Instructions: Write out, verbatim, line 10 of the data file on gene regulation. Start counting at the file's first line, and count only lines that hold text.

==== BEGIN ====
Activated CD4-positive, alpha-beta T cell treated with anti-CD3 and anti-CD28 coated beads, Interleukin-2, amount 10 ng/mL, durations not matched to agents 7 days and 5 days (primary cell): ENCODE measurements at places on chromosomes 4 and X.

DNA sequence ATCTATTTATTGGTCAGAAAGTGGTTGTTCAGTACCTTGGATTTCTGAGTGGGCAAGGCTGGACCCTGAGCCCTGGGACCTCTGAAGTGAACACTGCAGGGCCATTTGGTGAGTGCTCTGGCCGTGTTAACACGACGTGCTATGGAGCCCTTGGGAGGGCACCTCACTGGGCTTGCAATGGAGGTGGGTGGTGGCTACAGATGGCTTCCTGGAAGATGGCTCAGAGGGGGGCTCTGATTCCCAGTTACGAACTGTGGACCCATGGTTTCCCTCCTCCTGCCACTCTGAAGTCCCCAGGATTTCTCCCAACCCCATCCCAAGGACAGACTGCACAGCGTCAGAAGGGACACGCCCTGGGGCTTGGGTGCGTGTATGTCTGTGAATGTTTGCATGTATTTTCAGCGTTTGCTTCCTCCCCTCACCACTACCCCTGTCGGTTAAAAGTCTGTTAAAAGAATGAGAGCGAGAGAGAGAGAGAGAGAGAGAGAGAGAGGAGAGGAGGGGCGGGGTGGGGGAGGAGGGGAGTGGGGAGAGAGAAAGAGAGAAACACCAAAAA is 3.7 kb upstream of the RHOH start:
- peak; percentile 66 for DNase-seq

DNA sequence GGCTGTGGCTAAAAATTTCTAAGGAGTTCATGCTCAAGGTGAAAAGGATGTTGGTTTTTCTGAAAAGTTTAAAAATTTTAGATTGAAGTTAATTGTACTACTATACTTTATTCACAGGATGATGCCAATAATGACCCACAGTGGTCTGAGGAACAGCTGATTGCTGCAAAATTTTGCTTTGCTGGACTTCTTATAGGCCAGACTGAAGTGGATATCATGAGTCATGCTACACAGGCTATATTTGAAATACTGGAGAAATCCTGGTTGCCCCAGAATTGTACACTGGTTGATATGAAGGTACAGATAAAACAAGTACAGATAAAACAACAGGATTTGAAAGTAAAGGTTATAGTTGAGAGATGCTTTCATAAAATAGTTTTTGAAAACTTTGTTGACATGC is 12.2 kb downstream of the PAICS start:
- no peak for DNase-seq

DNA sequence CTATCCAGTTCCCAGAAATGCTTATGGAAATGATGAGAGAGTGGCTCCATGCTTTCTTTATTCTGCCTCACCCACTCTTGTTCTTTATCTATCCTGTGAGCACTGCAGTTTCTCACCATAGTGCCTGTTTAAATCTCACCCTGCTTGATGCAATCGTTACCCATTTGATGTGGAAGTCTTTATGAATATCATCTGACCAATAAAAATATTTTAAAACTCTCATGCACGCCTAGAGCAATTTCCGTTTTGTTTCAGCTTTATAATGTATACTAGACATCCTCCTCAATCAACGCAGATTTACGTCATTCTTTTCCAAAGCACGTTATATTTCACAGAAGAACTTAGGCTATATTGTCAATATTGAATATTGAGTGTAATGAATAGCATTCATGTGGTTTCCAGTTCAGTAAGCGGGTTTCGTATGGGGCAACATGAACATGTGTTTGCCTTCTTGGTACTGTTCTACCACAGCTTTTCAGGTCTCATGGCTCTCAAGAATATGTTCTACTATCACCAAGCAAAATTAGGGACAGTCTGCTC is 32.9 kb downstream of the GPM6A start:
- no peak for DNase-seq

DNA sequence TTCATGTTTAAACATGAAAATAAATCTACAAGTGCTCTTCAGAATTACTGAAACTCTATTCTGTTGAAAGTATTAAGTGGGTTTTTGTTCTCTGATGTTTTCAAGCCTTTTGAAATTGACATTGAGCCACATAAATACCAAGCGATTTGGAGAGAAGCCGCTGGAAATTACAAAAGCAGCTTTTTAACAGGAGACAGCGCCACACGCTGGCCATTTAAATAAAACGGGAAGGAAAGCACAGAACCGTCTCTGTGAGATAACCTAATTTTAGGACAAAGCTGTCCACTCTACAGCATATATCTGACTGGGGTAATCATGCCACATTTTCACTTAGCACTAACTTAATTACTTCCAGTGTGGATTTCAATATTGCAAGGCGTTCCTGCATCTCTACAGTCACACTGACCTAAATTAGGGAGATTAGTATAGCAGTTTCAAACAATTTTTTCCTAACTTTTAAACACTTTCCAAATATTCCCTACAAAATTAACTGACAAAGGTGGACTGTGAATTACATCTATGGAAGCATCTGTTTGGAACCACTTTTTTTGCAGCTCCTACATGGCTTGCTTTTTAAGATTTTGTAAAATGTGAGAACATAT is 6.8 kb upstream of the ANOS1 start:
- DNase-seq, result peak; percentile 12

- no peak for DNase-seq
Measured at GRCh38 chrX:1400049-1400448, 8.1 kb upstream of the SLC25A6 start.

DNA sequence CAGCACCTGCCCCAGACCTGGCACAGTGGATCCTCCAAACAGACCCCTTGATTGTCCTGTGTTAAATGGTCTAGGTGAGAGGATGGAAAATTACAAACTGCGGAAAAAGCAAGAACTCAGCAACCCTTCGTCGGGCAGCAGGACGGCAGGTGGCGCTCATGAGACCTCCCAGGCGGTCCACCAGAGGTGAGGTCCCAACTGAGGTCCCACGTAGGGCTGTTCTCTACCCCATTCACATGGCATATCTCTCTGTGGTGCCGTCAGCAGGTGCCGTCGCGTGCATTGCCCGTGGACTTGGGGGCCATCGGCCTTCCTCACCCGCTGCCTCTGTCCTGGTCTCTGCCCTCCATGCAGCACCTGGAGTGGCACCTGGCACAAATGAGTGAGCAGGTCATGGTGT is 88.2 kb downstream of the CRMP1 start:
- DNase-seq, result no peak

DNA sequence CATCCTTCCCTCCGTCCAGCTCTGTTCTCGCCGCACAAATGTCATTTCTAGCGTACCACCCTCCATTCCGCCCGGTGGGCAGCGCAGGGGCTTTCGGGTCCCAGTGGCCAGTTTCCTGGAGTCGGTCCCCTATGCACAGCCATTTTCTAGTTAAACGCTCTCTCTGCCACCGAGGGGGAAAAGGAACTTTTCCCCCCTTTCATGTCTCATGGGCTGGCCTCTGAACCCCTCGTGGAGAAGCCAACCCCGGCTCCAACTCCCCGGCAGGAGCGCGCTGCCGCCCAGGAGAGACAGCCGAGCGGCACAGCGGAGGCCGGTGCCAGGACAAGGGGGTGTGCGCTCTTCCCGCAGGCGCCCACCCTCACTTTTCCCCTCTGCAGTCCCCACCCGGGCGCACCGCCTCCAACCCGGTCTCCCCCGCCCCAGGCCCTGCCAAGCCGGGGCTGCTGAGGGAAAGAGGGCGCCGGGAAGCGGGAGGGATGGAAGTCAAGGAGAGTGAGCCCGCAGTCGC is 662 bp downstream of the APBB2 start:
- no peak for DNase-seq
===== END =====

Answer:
- no peak for DNase-seq